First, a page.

Productivity has been understated. So, inflation has been overstated. Except for the temporary oil shock, from the global economic boom and peak oil, the U.S. economy continued to generate disinflationary or deflationary growth:Why the Economy Is a Lot Stronger Than You ThinkFeb 13th, 2006""As we've become a more knowledge-based economy," says University of Maryland economist Charles R. Hulten, "our statistics have not shifted to capture the effects." The BEA doesn't want to move too fast. It plans to publish supplementary accounts for R&D in the next few years, which will track R&D spending without adding it into the official GDP numbers. Other intangibles, though, remain below the radar. "No one disagrees with this conceptually," says BEA chief Landefeld. "The problem is in the empirical measurement.""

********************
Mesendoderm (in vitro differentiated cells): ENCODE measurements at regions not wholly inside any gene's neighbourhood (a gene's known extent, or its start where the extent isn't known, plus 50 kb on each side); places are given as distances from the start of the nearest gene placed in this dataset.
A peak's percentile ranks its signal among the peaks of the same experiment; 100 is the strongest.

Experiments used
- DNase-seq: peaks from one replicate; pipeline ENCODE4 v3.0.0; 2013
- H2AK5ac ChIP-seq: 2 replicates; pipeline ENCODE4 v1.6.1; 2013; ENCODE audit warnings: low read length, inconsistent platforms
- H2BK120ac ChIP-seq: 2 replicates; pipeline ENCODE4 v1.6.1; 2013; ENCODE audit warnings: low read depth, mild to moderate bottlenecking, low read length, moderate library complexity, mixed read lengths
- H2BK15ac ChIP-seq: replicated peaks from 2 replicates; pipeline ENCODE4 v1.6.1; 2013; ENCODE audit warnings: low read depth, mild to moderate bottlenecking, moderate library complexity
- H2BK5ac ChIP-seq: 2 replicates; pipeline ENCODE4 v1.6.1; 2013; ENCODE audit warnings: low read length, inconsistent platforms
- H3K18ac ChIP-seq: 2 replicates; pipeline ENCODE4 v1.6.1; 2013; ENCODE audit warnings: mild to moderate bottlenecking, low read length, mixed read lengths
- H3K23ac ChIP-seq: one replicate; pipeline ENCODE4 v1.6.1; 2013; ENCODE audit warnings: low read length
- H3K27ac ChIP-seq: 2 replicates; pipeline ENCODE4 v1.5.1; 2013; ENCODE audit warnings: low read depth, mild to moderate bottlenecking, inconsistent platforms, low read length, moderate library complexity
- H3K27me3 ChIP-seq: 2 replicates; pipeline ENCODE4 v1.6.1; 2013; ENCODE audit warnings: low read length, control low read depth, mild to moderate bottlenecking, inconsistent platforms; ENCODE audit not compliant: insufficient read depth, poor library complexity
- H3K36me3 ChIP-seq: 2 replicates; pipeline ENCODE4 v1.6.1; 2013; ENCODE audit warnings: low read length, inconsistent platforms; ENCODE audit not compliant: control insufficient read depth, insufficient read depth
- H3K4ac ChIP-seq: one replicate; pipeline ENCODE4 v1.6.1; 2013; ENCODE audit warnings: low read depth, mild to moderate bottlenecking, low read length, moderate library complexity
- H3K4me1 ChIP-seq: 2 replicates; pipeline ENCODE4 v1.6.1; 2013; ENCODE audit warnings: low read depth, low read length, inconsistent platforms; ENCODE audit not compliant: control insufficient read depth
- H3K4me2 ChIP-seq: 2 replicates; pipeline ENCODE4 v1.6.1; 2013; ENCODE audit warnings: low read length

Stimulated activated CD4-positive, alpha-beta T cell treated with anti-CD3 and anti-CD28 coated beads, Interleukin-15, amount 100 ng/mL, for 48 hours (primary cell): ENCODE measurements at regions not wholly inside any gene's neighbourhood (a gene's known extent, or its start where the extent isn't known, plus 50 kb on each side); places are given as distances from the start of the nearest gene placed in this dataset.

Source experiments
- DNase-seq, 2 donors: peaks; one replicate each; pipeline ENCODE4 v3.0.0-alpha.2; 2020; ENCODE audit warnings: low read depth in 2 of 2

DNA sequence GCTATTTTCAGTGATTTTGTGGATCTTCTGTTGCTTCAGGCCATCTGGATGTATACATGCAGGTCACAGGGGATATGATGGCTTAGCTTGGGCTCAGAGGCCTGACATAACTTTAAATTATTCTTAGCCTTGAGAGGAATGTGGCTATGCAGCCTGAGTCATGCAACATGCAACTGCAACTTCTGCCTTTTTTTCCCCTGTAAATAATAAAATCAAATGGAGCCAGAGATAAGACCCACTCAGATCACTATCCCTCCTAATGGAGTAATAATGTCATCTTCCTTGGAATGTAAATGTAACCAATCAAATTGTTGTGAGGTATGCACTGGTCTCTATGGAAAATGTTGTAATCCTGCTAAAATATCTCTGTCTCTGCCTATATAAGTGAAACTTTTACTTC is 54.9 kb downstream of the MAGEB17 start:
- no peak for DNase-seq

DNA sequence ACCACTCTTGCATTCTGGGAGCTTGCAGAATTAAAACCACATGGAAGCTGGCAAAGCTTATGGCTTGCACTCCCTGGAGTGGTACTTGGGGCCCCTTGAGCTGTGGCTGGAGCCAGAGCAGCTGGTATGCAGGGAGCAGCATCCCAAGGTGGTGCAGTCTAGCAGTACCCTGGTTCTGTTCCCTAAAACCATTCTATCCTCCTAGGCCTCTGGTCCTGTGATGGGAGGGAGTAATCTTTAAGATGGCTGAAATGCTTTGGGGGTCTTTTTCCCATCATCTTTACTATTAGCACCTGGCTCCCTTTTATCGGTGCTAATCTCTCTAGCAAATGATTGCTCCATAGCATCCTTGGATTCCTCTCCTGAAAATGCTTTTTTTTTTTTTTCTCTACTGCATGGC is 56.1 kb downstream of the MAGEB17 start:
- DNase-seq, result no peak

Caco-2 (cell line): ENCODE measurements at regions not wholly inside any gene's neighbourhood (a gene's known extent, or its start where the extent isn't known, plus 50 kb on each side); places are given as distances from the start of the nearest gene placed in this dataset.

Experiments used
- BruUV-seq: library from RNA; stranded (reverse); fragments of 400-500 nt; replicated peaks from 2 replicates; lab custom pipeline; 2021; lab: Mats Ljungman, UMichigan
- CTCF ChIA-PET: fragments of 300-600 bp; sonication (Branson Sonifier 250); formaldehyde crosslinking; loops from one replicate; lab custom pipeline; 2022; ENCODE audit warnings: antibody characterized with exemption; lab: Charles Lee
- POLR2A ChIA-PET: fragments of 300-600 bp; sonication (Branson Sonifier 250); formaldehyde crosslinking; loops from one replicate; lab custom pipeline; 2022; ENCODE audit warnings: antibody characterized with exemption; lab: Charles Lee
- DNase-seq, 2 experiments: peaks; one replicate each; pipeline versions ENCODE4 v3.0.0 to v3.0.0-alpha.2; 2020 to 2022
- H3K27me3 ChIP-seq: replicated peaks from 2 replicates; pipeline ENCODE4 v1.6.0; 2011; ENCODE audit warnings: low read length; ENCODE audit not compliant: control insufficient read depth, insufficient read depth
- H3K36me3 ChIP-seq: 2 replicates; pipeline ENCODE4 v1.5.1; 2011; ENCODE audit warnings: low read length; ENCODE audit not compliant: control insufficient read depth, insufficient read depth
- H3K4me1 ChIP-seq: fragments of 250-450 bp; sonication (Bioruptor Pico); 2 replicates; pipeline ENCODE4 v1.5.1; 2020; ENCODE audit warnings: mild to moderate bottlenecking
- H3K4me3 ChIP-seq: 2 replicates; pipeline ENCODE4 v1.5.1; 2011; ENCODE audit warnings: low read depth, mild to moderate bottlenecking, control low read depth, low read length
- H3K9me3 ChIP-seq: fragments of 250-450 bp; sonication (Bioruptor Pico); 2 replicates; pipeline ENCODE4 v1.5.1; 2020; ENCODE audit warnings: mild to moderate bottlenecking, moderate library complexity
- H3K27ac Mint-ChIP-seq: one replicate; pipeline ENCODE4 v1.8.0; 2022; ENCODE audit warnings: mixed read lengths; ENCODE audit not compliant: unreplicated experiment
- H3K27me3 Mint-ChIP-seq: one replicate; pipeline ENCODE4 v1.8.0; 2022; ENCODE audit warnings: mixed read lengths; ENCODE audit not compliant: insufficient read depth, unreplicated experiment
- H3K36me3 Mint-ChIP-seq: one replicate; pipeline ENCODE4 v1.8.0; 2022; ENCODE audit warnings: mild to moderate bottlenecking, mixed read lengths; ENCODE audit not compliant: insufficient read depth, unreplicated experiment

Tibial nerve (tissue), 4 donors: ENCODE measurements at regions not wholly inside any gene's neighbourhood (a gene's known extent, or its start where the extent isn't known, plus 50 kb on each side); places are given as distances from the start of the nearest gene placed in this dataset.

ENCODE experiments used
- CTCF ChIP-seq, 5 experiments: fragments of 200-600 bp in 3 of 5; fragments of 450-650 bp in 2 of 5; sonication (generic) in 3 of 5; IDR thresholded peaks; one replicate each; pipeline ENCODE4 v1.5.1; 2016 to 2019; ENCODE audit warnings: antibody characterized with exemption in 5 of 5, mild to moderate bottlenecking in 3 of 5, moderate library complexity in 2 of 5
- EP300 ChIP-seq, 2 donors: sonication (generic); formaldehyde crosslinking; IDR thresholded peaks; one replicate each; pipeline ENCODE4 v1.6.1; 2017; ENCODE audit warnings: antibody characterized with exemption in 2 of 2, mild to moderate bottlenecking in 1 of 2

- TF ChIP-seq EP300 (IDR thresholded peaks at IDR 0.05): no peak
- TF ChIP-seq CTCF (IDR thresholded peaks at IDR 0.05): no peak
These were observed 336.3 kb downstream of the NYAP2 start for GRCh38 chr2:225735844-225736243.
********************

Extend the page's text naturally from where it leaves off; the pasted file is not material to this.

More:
'Other intangibles, though, remain below the radar. "No one disagrees with this conceptually," says BEA chief Landefeld. "The problem is in the empirical measurement.""'...Hmmm, just a stray thought here PT but wouldn't some companies loathe giving out any sort of real production numbers for fear that the competition might find a way to use it either directly or indirectly?So wouldn't 'empircal measurment reports' always be suspect?
Larry, rising health care costs and rising gasoline prices both reduce purchasing power. The difference is you can better control how much gasoline you purchase based on price.